Tuesday, July 26, 2011

Hey Metro. Wake Up! There is a solution to the transit problem

This probably needs to be up dated but I don't have time now. It will have to wait.


In February 1915, 518 private jitneys in Seattle carried 49,000 passengers daily. (Jrn Law & Econ)

Opening the inner city transit market to private bus companies, jitneys, and ride sharing taxis regardless of whether they are corporations or mom and pop part-time businesses will provide other alternatives to the private car and help reduce consumption of fossil fuels resulting in cleaner air, a reduction in greenhouse gas emissions, slow the development of farm land, reduce city street congestion, save tax dollars and most importantly improve the lives of low income people while reducing the social problems associated with poverty.

Who Benefits from expanding transit services by opening the marketplace?

“The lack of personal mobility has economic, social and human costs, such as higher unemployment, reduced tax revenue, greater welfare and medical costs, and limited social potential.”

  • “Almost half of those without an automobile are persons 65 years or older, and of these, 81% are women.”
  • “...23% of full-time working mothers and almost 60% of part-time working mothers have non-traditional work hours. This reduces women’s ability to join carpools or find appropriately-scheduled transit options.”
  • “...nearly 40% of central city African-American households were without access to an automobile, compared to fewer than one of out five white central city households.”

Source: Using Public Transportation to Reduce the Economic, Social, and Human Costs of personal Immobility National Academy Press

A Brief History: The transit industry is one of the most heavily regulated in the nation. In many cities it is almost impossible for you to own a transportation business because of the rules.

Private cars called jitneys whose owners offered to carry passengers for a fee in the 1900s were the first victims of laws that were passed to protect the streetcars when jitneys began to appear on the streets about 1915. By the mid 1920s most cities had outlawed jitneys to protect the streetcar businesses which were owned by the electric utility companies.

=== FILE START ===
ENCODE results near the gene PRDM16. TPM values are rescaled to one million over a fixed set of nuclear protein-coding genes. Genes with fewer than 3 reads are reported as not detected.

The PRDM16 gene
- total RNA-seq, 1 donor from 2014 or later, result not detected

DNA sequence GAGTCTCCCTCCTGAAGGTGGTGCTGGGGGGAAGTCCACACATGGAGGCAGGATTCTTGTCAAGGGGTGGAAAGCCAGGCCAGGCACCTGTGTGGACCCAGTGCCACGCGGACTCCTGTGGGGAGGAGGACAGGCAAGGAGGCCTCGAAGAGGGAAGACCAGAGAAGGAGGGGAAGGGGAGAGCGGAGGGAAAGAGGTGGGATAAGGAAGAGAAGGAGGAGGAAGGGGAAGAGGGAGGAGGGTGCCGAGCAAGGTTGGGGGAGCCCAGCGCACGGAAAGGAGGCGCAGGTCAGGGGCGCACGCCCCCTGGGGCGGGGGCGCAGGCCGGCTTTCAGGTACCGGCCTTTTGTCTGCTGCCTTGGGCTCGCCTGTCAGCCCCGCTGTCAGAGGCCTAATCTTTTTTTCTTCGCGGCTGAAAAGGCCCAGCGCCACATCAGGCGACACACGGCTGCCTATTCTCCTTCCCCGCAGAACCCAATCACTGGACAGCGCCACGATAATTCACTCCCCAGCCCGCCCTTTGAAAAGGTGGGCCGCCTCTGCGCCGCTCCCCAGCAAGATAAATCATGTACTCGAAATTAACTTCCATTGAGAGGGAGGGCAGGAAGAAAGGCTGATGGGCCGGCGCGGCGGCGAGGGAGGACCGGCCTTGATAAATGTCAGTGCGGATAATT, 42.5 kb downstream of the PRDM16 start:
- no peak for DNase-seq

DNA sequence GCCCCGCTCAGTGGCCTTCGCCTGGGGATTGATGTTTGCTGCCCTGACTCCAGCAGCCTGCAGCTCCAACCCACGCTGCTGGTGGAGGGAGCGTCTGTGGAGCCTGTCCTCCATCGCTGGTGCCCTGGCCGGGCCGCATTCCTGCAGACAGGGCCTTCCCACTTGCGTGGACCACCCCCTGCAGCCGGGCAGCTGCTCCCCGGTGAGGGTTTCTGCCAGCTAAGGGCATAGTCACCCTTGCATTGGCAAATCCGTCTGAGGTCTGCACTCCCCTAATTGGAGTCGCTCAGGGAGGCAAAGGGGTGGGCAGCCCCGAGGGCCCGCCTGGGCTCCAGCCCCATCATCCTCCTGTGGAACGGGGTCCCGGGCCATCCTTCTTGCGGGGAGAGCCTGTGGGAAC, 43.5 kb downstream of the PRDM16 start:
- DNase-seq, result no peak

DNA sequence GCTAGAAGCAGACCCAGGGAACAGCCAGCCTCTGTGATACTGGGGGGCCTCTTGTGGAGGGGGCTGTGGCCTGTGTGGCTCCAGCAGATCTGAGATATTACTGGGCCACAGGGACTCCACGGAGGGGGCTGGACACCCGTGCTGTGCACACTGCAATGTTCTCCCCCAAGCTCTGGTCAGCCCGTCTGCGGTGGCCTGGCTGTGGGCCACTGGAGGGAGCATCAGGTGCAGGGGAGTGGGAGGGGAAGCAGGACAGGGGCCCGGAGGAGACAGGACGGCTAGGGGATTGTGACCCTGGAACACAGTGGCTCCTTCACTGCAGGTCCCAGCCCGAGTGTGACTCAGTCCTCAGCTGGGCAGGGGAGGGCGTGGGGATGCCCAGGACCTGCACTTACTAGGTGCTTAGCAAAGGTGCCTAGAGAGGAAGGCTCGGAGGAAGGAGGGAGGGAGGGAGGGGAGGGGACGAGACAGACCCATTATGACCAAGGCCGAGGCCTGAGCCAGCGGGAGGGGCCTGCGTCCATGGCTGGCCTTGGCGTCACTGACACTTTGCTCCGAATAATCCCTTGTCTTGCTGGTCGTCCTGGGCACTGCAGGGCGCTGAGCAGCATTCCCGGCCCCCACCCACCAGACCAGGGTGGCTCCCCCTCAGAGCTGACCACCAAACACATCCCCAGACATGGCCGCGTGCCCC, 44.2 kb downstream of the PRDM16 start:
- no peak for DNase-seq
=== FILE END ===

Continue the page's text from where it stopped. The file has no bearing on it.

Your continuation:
Streetcars had been in decline for a number of years then in 1935 Congress passed the Public Utilities Holding Act that required the streetcar companies to be sold off from the electric companies that owned them. This led to the collapse of the streetcar business. The Supreme Court upheld the 1935 Public Utilities Holding Act in a 1946 decision known as North American Company v Security Exchange Commission.

In 1964 Congress passed laws that spurred the development of government operated local transit agencies.

Transportation Alternatives:

In the 1980s most of the public transit in England was turned over to private companies.

Helsinki, Finland: Fourteen private companies now operate much of the region’s bus service through competitive bidding. A 30% reduction in operating costs and a saving in subsidies has been achieved. Fares have been reduced by 12% and services expanded.

Stockholm, Sweden: In 1993 Stockholm began using private contractors to run their bus and rail system. Savings of nearly $150 million annually and reduced subsidies have been two improvements along with increased farebox revenue and more riders. Approximately 70% of the region’s bus service has been contracted out.

Copenhagen, Denmark: Similar results have been seen in Copenhagen where contracting out has been mandated by the Danish parliament.

Curitiba, Brazil: This transit system has been called one of the world’s best systems. With neighborhood circulators, intermediate services and express buses, all color coded, run by 16 private companies and overseen by a government agency this unsubsidized system is being copied by cities in other countries. With approximately 75% of the region’s 2.3 million daily commuters using the system, Curitiba sets an example of what can be done to build a modern effective service for a fraction of the cost when there is a willingness to innovate. Curitiba uses 25-30% less fuel then comparable cities which reduces air pollution giving Curitiba some of the cleanest air of any Brazilian city.

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